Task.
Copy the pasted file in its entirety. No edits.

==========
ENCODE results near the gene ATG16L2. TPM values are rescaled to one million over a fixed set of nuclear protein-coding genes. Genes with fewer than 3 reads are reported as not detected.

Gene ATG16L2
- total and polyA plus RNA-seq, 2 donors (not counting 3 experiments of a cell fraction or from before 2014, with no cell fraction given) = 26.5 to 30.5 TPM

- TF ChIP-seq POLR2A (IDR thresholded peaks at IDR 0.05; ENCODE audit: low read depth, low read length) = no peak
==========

ENCODE results near the gene ATG16L2. TPM values are rescaled to one million over a fixed set of nuclear protein-coding genes. Genes with fewer than 3 reads are reported as not detected.

Gene ATG16L2
- total and polyA plus RNA-seq, 2 donors (not counting 3 experiments of a cell fraction or from before 2014, with no cell fraction given) = 26.5 to 30.5 TPM

- TF ChIP-seq POLR2A (IDR thresholded peaks at IDR 0.05; ENCODE audit: low read depth, low read length) = no peak